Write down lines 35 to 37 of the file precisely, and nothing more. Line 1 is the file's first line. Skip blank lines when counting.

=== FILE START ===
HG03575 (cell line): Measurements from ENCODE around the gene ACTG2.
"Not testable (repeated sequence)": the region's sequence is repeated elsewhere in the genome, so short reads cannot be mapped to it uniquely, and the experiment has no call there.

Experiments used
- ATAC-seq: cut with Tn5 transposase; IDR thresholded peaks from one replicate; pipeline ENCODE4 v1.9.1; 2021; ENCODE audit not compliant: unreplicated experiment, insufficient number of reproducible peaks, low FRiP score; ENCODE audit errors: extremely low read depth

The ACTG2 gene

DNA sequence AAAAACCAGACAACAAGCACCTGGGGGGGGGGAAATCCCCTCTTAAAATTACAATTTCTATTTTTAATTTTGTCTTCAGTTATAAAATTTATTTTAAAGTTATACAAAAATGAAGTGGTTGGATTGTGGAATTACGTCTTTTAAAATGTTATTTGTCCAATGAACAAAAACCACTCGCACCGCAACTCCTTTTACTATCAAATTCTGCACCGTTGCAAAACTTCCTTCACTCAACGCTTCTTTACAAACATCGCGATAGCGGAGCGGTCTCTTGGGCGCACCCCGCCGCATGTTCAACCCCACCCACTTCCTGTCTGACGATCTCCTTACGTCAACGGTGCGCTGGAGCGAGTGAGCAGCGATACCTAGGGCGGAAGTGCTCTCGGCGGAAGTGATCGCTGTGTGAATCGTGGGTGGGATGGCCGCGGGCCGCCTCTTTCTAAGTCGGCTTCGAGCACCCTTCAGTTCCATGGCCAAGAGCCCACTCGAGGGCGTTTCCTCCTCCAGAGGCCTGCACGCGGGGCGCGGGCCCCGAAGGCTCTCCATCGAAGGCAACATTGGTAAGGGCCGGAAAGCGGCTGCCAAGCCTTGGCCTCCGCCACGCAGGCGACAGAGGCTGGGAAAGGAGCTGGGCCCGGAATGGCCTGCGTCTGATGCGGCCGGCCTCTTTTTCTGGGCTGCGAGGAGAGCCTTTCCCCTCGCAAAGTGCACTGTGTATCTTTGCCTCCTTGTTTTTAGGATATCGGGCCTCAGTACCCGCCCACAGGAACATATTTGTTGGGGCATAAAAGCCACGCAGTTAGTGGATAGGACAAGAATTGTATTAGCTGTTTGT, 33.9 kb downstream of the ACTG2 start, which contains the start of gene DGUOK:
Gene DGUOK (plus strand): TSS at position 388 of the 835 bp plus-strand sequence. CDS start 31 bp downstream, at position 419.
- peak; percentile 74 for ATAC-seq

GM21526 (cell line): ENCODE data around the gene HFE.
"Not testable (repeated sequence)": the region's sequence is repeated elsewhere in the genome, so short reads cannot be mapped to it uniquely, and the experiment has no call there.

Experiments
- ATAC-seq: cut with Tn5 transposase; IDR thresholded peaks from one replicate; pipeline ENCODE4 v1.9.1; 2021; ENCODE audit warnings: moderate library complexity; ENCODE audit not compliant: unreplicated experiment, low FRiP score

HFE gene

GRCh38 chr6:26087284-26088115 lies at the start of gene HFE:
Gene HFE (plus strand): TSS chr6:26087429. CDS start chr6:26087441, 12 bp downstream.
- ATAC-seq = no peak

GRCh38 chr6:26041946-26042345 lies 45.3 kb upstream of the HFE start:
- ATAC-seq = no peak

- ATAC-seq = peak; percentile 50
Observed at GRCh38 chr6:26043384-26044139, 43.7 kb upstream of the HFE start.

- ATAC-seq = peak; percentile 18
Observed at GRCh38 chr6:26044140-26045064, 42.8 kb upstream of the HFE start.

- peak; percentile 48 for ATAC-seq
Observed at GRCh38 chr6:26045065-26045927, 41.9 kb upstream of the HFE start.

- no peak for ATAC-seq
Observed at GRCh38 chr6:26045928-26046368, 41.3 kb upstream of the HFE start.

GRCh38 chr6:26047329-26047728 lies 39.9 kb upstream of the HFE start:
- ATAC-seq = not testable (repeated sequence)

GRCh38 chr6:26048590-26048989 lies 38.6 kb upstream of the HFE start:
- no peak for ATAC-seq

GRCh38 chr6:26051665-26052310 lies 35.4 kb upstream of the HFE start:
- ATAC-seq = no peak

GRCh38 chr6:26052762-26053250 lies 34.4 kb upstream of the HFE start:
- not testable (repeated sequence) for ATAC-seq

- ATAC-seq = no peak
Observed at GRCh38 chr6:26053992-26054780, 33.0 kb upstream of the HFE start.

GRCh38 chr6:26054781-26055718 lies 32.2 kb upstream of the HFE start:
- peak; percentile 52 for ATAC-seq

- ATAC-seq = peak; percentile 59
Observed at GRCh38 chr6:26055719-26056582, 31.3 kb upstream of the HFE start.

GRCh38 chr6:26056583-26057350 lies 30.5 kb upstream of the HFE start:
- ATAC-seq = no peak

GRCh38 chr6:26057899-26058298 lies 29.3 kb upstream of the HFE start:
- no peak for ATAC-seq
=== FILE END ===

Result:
- ATAC-seq = no peak
Observed at GRCh38 chr6:26053992-26054780, 33.0 kb upstream of the HFE start.

GRCh38 chr6:26054781-26055718 lies 32.2 kb upstream of the HFE start: